Far from cutting edge, but it gets the job done.

This GE may not be elegant, but it'll match your other stainless appliances. Its interior proved functional but felt a bit cramped.

The controls proved fairly easy to use.

On the whole, the controls proved fairly easy to use and were surprisingly responsive. Our only complaint was that they're always visible. Incandescent interior lighting felt similarly old school, offering plenty of pale yellow illumination while simultaneously taking up more space than increasingly common LEDs.

The fridge compartment is made up of several adjustable shelves which provided plenty of flexible storage. They're kept in place by small plastic tabs that allow users to pull shelves forward for easier access to items in the back of the fridge without the risk of complete accidental removal. Conversely, when you actually want to take the shelf out, those same tabs made the process clunky and more difficult than necessary. The lone crisper slid in and out smoothly, but the Snack Pan and Sealed Pan felt stiff and usually got stuck on their plastic sliders.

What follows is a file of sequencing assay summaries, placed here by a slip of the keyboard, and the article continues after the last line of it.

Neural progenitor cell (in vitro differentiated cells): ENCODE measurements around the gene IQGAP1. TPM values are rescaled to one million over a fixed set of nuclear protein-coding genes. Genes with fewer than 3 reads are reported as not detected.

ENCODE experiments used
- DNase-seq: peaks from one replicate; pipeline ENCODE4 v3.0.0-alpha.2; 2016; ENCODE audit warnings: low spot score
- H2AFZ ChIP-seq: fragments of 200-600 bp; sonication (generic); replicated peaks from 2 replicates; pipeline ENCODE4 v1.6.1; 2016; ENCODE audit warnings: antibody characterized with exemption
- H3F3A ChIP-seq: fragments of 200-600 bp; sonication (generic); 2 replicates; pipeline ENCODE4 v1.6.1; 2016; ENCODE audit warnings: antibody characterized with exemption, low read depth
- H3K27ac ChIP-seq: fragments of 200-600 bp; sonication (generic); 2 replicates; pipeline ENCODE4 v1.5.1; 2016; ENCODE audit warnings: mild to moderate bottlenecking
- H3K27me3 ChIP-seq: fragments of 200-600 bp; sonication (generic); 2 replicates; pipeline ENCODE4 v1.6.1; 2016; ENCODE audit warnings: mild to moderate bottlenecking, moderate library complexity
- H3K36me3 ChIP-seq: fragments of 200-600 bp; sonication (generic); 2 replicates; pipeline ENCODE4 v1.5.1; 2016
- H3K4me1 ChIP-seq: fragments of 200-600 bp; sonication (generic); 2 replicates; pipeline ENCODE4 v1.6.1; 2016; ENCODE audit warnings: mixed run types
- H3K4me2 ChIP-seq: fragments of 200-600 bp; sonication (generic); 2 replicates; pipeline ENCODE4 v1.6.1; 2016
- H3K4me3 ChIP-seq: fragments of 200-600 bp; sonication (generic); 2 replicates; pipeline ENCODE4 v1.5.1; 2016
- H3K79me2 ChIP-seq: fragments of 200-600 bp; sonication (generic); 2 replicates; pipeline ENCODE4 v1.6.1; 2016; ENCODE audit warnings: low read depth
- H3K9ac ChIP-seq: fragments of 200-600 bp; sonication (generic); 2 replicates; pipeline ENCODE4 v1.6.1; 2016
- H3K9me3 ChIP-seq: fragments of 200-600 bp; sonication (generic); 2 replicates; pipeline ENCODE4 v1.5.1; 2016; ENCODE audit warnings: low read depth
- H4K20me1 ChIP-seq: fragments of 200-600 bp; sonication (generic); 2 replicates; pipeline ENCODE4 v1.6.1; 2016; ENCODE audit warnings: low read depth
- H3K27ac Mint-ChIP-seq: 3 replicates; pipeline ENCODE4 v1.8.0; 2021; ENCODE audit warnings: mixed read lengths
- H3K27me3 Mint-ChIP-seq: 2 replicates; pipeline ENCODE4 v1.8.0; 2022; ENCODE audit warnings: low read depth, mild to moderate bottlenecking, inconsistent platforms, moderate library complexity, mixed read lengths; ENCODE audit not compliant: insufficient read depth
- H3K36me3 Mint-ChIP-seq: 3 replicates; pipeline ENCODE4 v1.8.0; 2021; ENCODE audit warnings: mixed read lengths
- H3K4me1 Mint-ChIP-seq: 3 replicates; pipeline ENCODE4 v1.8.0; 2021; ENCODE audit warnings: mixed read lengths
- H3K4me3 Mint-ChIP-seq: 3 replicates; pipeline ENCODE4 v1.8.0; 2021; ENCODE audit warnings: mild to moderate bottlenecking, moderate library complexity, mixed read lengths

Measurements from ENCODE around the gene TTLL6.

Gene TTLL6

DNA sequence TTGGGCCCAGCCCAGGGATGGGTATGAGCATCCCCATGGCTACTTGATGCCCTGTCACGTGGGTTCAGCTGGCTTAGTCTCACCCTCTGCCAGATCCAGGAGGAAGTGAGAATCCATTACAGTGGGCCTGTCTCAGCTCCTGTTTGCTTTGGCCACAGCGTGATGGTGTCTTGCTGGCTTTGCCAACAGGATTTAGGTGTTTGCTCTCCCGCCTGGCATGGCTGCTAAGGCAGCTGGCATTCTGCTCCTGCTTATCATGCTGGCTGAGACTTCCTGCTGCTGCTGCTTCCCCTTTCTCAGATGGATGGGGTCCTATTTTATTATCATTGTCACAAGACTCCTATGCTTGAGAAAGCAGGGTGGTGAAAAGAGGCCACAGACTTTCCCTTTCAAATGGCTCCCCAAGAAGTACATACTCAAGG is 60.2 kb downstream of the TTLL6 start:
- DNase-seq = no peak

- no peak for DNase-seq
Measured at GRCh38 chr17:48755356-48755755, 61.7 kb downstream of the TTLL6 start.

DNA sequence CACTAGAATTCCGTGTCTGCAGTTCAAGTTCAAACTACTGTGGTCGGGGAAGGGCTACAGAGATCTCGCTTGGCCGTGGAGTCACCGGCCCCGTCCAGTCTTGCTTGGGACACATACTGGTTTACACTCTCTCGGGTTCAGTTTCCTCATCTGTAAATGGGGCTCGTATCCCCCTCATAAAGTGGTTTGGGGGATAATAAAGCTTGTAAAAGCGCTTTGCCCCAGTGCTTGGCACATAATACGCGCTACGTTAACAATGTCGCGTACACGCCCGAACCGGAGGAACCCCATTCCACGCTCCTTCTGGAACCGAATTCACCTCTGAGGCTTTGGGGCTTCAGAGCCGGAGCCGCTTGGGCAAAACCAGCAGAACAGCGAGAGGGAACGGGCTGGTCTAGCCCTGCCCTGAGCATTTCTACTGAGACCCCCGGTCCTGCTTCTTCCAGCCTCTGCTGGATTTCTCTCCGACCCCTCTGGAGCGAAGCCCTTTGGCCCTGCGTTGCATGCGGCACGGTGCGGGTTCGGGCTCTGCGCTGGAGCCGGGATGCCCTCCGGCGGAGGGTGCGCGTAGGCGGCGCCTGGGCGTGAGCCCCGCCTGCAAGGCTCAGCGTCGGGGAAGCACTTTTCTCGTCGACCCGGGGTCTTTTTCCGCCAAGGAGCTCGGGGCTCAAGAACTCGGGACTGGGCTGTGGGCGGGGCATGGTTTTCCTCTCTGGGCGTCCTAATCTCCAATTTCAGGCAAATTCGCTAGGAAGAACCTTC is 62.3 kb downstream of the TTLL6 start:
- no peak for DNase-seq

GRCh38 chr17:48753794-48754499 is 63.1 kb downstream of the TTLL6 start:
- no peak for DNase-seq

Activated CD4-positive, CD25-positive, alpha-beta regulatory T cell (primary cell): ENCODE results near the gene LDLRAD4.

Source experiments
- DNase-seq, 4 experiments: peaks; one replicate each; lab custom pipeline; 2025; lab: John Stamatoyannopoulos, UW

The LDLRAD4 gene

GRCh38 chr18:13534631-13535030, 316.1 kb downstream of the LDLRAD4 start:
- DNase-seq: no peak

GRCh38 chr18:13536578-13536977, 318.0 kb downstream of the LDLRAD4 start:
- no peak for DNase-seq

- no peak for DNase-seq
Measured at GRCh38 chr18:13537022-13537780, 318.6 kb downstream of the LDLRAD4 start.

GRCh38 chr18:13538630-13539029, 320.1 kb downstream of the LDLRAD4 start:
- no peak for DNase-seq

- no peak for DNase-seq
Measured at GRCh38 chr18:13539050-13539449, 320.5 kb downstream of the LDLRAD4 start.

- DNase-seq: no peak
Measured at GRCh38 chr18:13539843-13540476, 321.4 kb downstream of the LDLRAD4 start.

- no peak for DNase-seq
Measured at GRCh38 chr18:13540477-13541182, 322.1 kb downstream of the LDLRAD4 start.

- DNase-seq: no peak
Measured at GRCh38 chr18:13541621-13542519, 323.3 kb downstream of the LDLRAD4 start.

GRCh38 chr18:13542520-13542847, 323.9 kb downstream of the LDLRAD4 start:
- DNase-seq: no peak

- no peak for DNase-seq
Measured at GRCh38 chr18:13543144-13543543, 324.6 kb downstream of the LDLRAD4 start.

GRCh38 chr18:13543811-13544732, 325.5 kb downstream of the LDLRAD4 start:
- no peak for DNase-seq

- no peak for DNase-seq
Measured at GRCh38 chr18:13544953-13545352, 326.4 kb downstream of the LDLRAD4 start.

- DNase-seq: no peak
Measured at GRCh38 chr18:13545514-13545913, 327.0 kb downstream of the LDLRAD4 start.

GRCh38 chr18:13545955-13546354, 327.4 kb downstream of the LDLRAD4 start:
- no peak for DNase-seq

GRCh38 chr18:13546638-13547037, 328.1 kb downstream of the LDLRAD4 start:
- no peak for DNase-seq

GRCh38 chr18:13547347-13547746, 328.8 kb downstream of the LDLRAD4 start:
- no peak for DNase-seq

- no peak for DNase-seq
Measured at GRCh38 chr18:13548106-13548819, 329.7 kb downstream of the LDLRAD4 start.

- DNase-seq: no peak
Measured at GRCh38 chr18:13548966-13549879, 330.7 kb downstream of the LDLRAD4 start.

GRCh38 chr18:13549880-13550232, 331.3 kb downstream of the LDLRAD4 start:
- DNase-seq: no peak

Wire shelves offer no spill protection.

The freezer shelves and drawers felt wobbly and somewhat loose in their moorings. The wire shelves offer no spill protection, and the short distance between them may make storing tall or wide items rather difficult. They're not as adjustable as the fridge shelves, either, which makes for decreased flexibility. That said, the ice maker, large and bulky as it may be, has a convenient flap door that makes for getting to bulk ice a breeze.

Freezer flaws flummox frozen foods.

Fridges with temperature displays are often off the mark, but the variation on this side-by-side was a bit wider than usual. Though we set the fridge to 37ºF and the freezer to 0ºF, our tests showed that parts of the fridge got as warm as 41ºF and as cold as 35ºF.

Unfortunately, the freezer proved even less accurate, swinging above and below 0ºF by more than a degree. That's enough to cause frozen foods to slightly thaw and re-freeze over time, which is what causes freezer burn. It's a rather major performance flaw, and also the primary culprit behind this fridge's relatively poor rating. What's more, the freezer got as warm as 7ºF near the bottom. If you decide to go with this model, we'd recommend using your own thermometer to properly calibrate things.

As for everything else, our tests showed this GE was passable, though nothing special. The crisper drawer was about average, as were our time-to-freeze tests and energy efficiency calculations.

You'd need a really good sale to make this worth it, but don't go out of your way.